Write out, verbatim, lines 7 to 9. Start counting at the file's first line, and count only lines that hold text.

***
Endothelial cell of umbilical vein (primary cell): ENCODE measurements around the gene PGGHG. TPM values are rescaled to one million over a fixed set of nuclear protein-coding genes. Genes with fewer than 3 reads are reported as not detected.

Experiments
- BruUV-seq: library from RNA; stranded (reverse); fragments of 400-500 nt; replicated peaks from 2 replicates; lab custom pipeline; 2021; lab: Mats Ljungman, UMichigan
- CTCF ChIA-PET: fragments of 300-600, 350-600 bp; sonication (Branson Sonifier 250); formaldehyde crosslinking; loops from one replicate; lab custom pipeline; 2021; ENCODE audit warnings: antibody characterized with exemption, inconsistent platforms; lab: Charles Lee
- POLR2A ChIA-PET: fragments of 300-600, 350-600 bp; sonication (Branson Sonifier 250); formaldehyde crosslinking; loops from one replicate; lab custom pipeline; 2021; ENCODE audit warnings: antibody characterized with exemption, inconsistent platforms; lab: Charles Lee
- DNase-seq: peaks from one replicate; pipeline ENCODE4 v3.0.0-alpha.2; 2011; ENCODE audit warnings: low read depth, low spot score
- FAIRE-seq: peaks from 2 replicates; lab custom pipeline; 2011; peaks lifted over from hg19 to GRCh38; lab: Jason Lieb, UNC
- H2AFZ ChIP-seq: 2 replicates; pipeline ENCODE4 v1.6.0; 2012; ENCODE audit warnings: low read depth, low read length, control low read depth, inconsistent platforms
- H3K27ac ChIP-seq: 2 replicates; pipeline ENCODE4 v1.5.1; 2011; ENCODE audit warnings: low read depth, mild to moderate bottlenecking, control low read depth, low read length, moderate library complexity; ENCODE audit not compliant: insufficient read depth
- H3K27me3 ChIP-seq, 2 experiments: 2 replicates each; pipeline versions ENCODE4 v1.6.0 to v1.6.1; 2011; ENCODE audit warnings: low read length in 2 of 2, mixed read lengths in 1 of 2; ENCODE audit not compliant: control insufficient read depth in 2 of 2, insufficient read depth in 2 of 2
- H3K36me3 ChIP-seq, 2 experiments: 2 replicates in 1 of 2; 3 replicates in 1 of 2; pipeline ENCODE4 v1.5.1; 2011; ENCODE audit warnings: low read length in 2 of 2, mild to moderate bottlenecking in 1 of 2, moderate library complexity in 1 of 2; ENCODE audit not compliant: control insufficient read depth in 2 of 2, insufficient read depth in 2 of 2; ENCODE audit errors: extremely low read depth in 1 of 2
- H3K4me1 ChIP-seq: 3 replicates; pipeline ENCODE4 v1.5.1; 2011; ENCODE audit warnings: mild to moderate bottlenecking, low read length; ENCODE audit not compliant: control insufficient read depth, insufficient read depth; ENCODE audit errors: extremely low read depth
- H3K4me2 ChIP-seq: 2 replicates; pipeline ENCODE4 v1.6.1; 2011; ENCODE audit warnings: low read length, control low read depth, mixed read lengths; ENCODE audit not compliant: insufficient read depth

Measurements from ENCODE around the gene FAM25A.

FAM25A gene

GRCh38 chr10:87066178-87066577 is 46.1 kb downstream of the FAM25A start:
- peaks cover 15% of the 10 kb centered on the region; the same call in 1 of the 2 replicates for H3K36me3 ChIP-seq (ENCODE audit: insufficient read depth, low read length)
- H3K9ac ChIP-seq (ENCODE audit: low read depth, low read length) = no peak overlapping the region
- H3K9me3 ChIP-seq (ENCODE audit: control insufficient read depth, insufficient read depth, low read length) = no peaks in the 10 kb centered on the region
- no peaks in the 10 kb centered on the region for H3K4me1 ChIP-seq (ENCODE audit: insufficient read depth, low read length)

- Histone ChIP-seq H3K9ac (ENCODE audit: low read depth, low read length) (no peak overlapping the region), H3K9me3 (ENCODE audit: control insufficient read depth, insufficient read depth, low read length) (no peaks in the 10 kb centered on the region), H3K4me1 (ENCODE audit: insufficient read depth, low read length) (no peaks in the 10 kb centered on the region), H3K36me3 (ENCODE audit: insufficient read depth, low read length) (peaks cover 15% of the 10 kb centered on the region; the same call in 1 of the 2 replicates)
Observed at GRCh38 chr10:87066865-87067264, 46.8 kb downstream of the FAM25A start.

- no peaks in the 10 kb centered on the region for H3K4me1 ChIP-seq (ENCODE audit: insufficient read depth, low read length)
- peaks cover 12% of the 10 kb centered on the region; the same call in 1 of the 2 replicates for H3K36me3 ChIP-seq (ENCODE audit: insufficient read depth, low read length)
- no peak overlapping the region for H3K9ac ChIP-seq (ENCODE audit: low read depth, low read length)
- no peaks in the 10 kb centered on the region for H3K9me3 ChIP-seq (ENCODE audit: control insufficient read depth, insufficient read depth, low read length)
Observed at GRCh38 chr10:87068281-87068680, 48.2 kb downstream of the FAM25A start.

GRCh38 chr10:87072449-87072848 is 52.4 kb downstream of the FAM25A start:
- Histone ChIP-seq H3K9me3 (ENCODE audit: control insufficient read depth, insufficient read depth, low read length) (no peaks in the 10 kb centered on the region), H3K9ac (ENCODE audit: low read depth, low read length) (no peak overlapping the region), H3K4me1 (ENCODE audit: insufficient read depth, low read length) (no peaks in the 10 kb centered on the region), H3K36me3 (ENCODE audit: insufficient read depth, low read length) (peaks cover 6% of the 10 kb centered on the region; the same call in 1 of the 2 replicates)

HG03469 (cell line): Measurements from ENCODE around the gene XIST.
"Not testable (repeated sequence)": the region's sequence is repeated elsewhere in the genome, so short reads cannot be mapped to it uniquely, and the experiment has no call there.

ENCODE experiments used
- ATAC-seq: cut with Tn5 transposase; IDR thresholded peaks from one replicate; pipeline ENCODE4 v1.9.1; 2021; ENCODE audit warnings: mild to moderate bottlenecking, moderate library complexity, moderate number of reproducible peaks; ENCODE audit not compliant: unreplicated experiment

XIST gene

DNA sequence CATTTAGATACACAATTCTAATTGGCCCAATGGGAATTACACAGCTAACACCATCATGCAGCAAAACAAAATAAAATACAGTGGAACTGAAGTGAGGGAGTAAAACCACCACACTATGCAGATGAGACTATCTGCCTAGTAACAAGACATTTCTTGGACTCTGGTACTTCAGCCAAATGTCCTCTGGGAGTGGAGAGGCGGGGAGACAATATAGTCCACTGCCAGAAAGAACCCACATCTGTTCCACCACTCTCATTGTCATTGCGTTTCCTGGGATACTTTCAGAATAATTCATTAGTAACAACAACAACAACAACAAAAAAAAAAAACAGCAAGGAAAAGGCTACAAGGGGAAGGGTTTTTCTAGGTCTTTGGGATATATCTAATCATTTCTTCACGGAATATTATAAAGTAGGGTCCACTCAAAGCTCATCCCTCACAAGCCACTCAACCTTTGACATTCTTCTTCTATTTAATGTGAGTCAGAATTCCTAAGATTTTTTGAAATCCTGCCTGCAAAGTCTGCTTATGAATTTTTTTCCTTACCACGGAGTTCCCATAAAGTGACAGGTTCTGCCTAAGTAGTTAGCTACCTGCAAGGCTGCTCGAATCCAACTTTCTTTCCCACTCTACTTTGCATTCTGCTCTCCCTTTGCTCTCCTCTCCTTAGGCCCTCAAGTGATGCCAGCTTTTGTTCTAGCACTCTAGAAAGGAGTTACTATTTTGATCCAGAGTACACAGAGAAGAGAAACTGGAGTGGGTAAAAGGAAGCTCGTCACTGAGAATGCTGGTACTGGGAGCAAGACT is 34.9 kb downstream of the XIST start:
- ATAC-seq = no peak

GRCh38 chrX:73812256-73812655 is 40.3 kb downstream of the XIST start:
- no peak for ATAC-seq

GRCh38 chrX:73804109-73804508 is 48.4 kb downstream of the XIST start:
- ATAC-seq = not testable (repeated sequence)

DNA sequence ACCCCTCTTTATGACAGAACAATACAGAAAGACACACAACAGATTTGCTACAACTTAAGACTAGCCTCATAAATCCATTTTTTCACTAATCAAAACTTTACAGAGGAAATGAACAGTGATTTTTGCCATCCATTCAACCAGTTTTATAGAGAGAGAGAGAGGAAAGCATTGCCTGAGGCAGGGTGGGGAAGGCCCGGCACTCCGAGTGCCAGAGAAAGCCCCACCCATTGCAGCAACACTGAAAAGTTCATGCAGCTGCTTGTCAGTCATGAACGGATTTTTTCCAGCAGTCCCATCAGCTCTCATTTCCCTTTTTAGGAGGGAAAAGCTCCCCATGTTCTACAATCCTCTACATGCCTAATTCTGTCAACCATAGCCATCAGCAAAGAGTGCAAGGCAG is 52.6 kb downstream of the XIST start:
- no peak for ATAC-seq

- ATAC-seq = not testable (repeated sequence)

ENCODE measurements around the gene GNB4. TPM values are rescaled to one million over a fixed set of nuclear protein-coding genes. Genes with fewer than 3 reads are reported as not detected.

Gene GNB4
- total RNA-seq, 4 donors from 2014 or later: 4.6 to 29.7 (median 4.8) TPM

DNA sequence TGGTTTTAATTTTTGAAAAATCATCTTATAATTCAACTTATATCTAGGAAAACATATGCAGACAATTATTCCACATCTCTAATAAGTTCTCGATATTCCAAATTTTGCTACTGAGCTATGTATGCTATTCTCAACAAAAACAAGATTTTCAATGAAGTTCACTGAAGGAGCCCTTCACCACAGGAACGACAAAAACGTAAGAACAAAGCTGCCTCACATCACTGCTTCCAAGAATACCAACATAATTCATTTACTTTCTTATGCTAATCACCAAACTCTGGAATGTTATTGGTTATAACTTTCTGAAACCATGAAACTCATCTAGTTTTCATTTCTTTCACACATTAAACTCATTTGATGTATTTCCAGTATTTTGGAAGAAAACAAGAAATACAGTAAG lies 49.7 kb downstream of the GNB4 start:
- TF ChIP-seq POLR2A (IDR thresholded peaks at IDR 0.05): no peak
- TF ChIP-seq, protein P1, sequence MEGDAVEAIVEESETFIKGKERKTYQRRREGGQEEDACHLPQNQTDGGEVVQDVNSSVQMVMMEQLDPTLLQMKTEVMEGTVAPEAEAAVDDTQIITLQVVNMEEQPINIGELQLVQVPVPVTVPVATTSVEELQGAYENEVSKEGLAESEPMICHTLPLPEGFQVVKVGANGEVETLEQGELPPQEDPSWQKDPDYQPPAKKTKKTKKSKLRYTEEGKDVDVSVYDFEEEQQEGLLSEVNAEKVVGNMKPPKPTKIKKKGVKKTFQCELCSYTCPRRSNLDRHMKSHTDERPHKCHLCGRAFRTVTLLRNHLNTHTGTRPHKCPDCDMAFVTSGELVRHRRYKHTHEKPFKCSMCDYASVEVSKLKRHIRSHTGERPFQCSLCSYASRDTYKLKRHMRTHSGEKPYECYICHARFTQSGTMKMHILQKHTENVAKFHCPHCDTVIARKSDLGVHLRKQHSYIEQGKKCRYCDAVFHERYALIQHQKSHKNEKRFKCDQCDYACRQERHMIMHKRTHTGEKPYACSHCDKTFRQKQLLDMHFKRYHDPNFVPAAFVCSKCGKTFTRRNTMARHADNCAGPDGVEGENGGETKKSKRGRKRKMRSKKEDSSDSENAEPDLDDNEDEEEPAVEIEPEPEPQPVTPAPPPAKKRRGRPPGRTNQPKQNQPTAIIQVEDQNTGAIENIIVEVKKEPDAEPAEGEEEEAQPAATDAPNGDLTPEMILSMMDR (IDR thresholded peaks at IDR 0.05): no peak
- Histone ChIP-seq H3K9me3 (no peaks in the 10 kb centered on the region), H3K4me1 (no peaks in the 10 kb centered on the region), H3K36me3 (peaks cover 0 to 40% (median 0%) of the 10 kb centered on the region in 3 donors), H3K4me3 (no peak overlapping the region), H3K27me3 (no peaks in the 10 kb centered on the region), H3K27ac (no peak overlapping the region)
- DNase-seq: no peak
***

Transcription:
- FAIRE-seq: peaks from 2 replicates; lab custom pipeline; 2011; peaks lifted over from hg19 to GRCh38; lab: Jason Lieb, UNC
- H2AFZ ChIP-seq: 2 replicates; pipeline ENCODE4 v1.6.0; 2012; ENCODE audit warnings: low read depth, low read length, control low read depth, inconsistent platforms
- H3K27ac ChIP-seq: 2 replicates; pipeline ENCODE4 v1.5.1; 2011; ENCODE audit warnings: low read depth, mild to moderate bottlenecking, control low read depth, low read length, moderate library complexity; ENCODE audit not compliant: insufficient read depth